House Speaker Nancy Pelosi (D-Calif.) has taken pains to sow seeds of doubt about whether or not former Vice President Joe Biden should be participating in three scheduled debates with President Donald J. Trump this election season.
Well, guess what? Millions of Americans are said to be tuning into the first debate tonight, no matter what doubts Pelosi may have floated.
The speaker could have been trying to lower expectations for Biden, who hasn’t been tested much at all (to put it mildly) on the campaign trail. It could also be bald-faced verbal bullying against the president by the very same Democrat who ripped up his State of the Union address on live TV in front of millions of people—and who regularly rips into him in interviews because she seems to feel it’s her obligation, in this highly polarized time, to do so.
Last Friday, Pelosi insisted Trump has “no fidelity to fact or truth.” The president “and his henchmen are a danger to our democracy,” she also said in an interview. “So I don’t want to give him—I mean, why bother? He doesn’t tell the truth.”
Imagine if the tables were turned. Imagine if a GOP congressional leader had said that about a Democrat presidential candidate. The firestorm would be immense.
Three debates are scheduled for the two candidates—on September 29, October 15, and October 22—and all three are necessary, as is the vice-presidential debate also scheduled. The first debate will be moderated by Fox News host Chris Wallace, and the in-studio audience of about 70 people at Case Western Reserve University will be socially distanced. Attendees will have to undergo testing for the coronavirus beforehand. The debate starts at 9 p.m. Eastern and will go for 90 minutes without commercials.
The American people need to see the candidates face off on the same stage, especially in this time of COVID-19, when the campaigns have been dramatically disrupted. We need to see the two candidates together not just for what they say, but for how they say it and how they handle each other under pressure.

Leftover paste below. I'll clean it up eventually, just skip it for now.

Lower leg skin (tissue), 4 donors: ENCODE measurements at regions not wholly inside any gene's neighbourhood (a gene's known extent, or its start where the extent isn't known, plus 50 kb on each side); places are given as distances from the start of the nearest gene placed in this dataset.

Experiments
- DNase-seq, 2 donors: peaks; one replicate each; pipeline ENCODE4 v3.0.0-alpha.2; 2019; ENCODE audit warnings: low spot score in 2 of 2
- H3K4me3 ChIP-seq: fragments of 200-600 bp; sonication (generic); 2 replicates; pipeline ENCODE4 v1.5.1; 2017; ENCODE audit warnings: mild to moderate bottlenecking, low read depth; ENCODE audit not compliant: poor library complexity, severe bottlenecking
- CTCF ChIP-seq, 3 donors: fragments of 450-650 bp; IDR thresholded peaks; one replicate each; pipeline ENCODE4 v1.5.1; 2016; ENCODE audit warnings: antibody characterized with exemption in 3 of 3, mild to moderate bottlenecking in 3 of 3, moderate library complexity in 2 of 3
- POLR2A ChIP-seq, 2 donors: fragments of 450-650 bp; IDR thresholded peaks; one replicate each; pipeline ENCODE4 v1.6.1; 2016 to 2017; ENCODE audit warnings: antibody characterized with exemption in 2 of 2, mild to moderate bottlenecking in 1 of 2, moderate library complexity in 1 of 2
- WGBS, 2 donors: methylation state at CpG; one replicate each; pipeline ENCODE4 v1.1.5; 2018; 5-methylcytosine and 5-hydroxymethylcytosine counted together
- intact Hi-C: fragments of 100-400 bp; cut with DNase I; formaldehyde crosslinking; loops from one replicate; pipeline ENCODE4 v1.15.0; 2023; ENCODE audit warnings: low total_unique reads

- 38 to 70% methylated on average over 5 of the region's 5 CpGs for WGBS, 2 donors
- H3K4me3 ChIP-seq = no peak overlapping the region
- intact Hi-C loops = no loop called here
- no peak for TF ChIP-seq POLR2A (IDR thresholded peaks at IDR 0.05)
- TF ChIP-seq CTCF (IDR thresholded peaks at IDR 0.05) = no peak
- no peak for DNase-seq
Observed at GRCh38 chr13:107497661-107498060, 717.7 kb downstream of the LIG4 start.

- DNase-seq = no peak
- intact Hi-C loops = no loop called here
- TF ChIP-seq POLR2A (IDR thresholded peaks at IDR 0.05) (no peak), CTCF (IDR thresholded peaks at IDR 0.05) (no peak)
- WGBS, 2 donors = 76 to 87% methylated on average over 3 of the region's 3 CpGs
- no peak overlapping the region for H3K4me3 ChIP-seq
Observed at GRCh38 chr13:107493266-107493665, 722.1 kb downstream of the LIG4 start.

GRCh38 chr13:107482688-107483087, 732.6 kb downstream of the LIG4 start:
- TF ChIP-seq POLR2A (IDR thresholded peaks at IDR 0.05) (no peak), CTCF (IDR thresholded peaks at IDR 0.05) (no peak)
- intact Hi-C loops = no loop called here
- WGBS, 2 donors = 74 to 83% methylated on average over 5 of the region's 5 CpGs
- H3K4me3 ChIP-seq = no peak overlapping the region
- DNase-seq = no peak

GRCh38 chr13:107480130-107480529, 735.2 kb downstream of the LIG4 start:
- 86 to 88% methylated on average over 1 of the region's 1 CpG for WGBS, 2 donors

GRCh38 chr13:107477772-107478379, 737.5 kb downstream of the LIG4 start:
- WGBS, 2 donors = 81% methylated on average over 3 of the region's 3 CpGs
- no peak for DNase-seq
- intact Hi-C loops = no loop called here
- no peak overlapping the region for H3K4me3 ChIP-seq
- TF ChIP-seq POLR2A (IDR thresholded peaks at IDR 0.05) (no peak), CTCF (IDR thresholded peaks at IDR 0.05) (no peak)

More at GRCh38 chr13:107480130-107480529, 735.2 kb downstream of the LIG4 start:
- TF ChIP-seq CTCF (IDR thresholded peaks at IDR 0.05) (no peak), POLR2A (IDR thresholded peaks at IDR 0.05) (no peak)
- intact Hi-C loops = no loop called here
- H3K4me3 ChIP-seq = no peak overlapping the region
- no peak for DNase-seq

Six topics are part of the proceedings this evening, including the coronavirus, the economy, and the Supreme Court. We need to see the candidates address the topics forthrightly, on the same stage. We need to see them grilled. We need to see them engaged. This is all part of our messy, meaningful, mix-it-up election process.
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Is the speaker suggesting the opinions and interests of millions of her fellow citizens don’t matter? The truth is, Pelosi has indicated before that she doesn’t care much about what other Americans think.
Witness her secret hair salon appointment in San Francisco not long ago—which was against the regulations in her California district. Yet she had her hair done inside a salon, and she didn’t wear a mask for at least part of her visit. After she got caught, she blamed the salon owner and said she was “set up.”
Witness her advice to Americans, in late February 2020, about visiting San Francisco’s Chinatown even though we knew then about the early spread of the coronavirus. “It’s exciting to be here,” Pelosi told the media as she strolled through that district, surrounded by crowds. “We want to be vigilant about what might be on the horizon … but we do want to say to people, come to Chinatown. Here we are, again, careful, safe, and come join us.”
So to Pelosi’s “Why bother?” question about the debates, the answer is this: These candidates are competing for the highest office in the land. The speaker is toying with people. She’s somehow suggesting she knows best for the rest of the country. But this isn’t her call.
If Biden can’t stand up the rigors of a few live debates against Trump, he doesn’t deserve to be in the White House, no matter what his policies or positions are and no matter who his opponent is.
Every other presidential candidate in recent memory has had to debate in a live setting. If Pelosi’s chosen candidate can’t do it—well, maybe the question instead should be: Why is he even “bothering” with the election?
By the way: After the first debate, let’s see whether Biden actually takes part in the final two debates. A lot of people think he won’t. But if that happens, it won’t have anything to do with the speaker’s notions. It’ll be because the Biden camp will have “invented” some sort of hindrance to his participation.
This piece was written by Maureen Mackey on September 29, 2020. It originally appeared in DrewBerquist.com and is used by permission.
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